Chiropractic Care For Triathletes

Chiropractic treatment for triathletes goes beyond the back-cracking stereotype.

Ask any collection of triathletes for opinions about chiropractic care, and you’ll find the group quickly splits into two camps: those who swear by their weekly or monthly visits to the chiropractor, and those who insist it’s nothing more than quackery.

According to Dr. Spencer Baron, a member of the American Chiropractic Association (ACA) Sports Council, encourages those naysayers to think again: a trained sports chiropractor may be just what an athlete needs.

“Recent studies have shown athletes who undergo chiropractic care may experience improved range of motion, increased strength and improved acuity of the nervous system,” says Dr. Baron.

What’s more, chiropractic care may provide pain relief without a pill. Dr. Jay Greenstein, who represents the ACA’s Council on Sports Injuries, says this last benefit may be the most important:

“With the current studies this past year that have come out against the use of acetaminophen and NSAIDS due to the increased risk of heart disease and stroke, chiropractic just makes sense for the athlete wanting an evidence-based approach to eliminating pain, restoring full function, and improving athletic performance.”

There are a multitude of styles and techniques utilized by chiropractors. The key to successful treatment is to identify a practitioner who can address the concerns of that individual: some doctors provide a soft touch, such as techniques used on babies and the elderly, while other practices are more rigorous. The latter style is usually rendered to athletes.

“Chiropractic is a health profession that restores normal neuromusculoskeletal function to the body through the use of a variety of treatment tools,” says Dr. Greenstein. Spinal manipulation—in other words, the “back cracking” most people associate with chiropractic care—is just one of many tools chiropractors use to reduce pain, restore full physical function, and reduce the risk of re-injury.

Soft Tissue Treatments
Some chiropractors are specially trained in manual therapy of soft tissue—techniques to break up areas restricted by scar tissue from injury, overuse, or poor movement patterns. In addition to restoring range of motion in athletes, soft tissue treatments can reduce inflammation and expedite healing. The most common protocols chiropractors use on athletes are Graston or Active Release Techniques (ART).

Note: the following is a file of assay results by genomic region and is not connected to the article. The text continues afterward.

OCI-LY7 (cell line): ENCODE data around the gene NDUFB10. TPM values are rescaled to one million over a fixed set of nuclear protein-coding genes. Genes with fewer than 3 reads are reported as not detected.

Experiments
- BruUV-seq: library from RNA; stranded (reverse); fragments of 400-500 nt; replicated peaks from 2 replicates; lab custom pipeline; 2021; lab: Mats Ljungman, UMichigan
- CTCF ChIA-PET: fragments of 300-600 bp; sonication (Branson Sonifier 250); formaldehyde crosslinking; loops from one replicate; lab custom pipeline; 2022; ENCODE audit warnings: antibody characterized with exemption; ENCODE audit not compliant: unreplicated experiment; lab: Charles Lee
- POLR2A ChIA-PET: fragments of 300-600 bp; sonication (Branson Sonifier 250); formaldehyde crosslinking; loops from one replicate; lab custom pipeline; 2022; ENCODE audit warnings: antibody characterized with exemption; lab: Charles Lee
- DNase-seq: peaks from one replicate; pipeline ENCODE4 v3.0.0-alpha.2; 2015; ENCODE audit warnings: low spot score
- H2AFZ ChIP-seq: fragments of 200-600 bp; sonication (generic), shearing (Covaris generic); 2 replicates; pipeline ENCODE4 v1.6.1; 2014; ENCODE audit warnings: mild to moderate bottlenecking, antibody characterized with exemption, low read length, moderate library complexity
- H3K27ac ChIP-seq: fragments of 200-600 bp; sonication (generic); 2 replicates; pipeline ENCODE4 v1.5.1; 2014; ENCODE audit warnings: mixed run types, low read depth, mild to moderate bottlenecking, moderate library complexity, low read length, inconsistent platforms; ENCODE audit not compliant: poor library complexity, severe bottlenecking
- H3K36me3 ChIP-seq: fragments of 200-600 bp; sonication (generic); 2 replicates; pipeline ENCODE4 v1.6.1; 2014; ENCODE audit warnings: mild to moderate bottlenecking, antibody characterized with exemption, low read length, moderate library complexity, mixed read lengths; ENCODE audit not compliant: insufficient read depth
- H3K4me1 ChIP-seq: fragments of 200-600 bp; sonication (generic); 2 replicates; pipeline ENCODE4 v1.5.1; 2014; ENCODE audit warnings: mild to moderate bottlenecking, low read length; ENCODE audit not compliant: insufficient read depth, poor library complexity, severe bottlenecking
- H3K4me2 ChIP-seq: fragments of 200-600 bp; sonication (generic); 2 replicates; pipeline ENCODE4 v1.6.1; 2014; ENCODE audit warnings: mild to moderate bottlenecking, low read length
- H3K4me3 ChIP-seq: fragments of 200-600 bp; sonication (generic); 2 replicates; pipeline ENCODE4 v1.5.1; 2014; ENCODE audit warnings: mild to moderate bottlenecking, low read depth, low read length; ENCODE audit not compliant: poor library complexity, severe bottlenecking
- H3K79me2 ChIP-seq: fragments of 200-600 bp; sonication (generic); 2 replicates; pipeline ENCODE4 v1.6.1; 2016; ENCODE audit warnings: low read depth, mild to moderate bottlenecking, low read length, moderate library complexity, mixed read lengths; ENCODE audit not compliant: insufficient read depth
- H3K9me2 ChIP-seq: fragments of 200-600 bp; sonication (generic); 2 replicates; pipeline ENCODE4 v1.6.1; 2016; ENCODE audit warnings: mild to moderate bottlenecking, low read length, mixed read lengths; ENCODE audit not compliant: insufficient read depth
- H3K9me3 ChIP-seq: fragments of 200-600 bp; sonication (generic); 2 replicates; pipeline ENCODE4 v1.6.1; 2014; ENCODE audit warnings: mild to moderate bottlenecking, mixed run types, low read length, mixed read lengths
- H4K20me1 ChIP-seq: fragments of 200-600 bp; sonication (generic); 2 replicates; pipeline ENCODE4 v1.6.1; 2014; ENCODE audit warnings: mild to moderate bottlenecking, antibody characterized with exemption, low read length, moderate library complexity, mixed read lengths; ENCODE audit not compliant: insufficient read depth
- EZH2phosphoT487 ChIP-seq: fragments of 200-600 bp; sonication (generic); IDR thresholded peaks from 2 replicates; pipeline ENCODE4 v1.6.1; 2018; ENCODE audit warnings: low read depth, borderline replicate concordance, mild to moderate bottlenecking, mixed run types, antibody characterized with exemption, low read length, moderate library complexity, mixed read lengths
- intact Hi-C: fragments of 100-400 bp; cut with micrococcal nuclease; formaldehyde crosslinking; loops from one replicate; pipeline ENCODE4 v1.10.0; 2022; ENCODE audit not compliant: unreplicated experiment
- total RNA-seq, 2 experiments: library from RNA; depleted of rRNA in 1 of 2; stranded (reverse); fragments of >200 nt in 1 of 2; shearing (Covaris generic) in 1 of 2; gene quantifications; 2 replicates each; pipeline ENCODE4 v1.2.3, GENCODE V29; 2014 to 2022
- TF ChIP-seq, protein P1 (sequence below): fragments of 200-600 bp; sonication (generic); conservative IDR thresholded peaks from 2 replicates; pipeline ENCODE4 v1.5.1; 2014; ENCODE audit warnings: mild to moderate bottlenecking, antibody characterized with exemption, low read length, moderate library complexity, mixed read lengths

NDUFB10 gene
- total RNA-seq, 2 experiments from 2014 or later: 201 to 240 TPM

Kinesiology Taping
For issues attributed to poor movement patterns, chiropractors may treat an athlete using kinesiology tape. Unlike standard athletic tape, which can be stiff and restrictive, kinesiology tape is stretchy and flexible. This encourages better movement patterns—for example, runner’s knee may be alleviated with tape by encouraging correct joint tracking. Kinesiology tape can be a temporary fix to a problem while the athlete gradually strengthens weak muscles and corrects form issues contributing to the injury.

ADL Training/Behavior Modification
If you’re feeling pain on the bike, that doesn’t necessarily mean the bike is causing the pain. Activities of daily living, or ADL, contribute to a multitude of injuries that manifest during exercise. For example, an athlete experiencing shoulder pain while swimming may be surprised to learn from her chiropractor that sleeping with her arm under her pillow is the actual cause of her injury; another athlete with knee problems while running may find relief by reducing the amount of time he spends sitting at work.

Rehabilitative Exercise
Once an injured athlete has recovered, a sports chiropractor may construct a treatment plan to prevent it from reoccurring. Rehabilitative exercises can correct muscle imbalances, enhance awareness of correct movement patterns, and increase core strength for more stability.

Physiotherapy Modalities
As an adjunct to traditional treatments, some chiropractors may employ the use of electrical stimulation, laser, or ultrasound in their offices. Some chiropractors also partner with massage therapists, acupuncturists, or nutritional advisors to provide a multi-pronged approach to keeping an athlete healthy.

Choosing a Chiropractor

Licensed chiropractors are considered physician-level providers by the United States government and can provide consultations, physical examinations and radiological services for patients. However, athletes should research providers before scheduling an appointment.

According to Dr. Greenstein, triathletes should ask other endurance athletes for referrals to chiropractors with specialized training in sports injuries and athletic performance:

“There are many outstanding sports chiropractors across the country and around the world. These sports chiropractors work on athletes at the pediatric level, all the way up to the NFL and Olympic teams. Finding the right sports chiropractor for the athlete means doing your homework online, speaking with friends who are athletes who have had great experiences, and asking the prospective doctors about their training and philosophy. Taking these steps will get the athlete aligned with the DC who can ensure their highest level of success.”

By Susan Lacke

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